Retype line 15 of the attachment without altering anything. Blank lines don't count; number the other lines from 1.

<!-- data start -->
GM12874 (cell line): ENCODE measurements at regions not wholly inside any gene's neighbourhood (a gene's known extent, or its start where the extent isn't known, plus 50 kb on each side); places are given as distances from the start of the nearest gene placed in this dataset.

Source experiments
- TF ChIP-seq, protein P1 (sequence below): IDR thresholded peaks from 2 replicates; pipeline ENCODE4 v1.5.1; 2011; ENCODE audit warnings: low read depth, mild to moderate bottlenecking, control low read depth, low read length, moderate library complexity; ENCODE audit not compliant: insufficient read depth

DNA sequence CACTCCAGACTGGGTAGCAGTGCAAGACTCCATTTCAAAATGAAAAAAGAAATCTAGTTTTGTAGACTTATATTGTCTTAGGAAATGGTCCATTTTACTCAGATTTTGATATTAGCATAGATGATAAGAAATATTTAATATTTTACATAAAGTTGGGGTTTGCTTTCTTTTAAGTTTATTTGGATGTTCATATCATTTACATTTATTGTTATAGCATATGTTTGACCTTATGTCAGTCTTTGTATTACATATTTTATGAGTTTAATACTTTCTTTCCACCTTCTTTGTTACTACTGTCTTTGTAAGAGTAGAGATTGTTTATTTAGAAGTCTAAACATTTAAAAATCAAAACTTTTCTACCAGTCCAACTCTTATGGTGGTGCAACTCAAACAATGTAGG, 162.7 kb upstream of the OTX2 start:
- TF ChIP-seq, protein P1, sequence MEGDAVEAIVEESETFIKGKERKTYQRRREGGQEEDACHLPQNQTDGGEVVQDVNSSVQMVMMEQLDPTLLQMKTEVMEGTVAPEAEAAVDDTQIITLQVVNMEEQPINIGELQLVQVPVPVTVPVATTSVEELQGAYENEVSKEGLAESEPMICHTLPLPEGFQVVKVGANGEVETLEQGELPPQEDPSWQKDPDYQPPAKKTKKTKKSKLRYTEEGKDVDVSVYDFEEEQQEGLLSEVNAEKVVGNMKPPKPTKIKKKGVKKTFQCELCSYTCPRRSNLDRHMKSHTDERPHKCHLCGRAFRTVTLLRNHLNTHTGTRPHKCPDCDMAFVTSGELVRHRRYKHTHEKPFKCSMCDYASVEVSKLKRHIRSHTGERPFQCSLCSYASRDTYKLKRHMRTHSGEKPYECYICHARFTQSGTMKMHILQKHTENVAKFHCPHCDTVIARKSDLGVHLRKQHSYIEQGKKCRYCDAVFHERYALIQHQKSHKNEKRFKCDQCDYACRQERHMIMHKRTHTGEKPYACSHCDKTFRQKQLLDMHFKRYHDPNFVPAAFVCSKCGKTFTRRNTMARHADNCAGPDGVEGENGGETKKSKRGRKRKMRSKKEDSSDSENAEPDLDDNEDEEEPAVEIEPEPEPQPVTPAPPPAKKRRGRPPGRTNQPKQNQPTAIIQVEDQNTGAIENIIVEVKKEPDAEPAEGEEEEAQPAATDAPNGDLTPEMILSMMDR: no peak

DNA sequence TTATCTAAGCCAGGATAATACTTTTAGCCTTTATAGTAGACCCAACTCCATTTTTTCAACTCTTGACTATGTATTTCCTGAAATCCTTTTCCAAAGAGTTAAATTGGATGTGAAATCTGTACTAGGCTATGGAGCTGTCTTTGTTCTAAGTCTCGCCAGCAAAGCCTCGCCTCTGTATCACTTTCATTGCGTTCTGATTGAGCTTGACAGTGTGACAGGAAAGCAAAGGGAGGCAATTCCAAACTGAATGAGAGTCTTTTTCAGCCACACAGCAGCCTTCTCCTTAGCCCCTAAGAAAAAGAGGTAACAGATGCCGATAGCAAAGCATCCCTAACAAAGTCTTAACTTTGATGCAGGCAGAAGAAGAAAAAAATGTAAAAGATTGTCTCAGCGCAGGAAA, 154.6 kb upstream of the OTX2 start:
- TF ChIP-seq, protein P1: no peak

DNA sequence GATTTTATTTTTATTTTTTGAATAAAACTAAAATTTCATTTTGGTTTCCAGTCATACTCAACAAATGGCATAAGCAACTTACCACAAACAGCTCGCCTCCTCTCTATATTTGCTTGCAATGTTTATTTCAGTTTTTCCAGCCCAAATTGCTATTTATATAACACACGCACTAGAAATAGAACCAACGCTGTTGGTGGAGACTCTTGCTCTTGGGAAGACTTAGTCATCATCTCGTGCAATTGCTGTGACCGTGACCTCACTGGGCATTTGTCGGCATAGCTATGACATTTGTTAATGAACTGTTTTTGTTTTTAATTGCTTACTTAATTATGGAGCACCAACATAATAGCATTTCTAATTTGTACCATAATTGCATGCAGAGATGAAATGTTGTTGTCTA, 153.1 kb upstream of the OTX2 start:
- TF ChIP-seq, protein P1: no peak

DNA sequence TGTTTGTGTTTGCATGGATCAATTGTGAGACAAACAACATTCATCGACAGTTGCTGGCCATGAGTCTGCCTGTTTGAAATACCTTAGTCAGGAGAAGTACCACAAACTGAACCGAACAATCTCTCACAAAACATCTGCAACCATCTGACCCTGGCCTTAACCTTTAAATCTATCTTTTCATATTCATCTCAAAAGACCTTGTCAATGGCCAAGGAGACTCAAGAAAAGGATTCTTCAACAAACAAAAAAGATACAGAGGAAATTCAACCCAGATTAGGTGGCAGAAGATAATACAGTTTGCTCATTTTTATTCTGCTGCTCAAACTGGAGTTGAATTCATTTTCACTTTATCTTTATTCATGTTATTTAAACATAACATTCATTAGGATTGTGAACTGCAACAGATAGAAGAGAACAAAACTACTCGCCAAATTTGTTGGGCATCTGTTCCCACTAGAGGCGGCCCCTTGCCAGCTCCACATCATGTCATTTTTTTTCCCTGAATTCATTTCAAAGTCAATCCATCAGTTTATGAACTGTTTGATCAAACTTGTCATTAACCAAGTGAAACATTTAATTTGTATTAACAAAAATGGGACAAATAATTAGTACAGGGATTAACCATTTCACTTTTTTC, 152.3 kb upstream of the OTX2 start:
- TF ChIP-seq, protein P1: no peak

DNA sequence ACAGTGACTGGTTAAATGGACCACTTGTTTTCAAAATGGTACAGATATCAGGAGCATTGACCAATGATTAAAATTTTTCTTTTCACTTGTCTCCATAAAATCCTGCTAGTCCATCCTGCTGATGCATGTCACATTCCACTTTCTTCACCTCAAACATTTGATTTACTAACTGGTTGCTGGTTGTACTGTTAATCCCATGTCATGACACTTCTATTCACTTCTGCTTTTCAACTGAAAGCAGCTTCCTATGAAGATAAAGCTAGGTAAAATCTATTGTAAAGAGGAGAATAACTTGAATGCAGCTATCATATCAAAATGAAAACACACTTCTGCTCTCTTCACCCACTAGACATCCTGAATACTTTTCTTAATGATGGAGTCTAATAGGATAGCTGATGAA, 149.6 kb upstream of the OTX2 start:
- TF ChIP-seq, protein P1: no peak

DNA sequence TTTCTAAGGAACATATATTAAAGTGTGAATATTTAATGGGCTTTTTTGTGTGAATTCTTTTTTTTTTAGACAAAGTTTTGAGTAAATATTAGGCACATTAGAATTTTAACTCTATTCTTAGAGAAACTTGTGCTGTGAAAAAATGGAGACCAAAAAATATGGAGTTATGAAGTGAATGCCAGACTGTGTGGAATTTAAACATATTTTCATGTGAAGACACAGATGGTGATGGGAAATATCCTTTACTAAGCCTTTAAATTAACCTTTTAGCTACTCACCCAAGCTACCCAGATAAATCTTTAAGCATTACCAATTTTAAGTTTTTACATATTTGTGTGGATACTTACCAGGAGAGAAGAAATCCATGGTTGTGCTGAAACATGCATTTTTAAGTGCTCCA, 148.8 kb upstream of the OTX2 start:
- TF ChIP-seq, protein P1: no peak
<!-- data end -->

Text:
- TF ChIP-seq, protein P1: no peak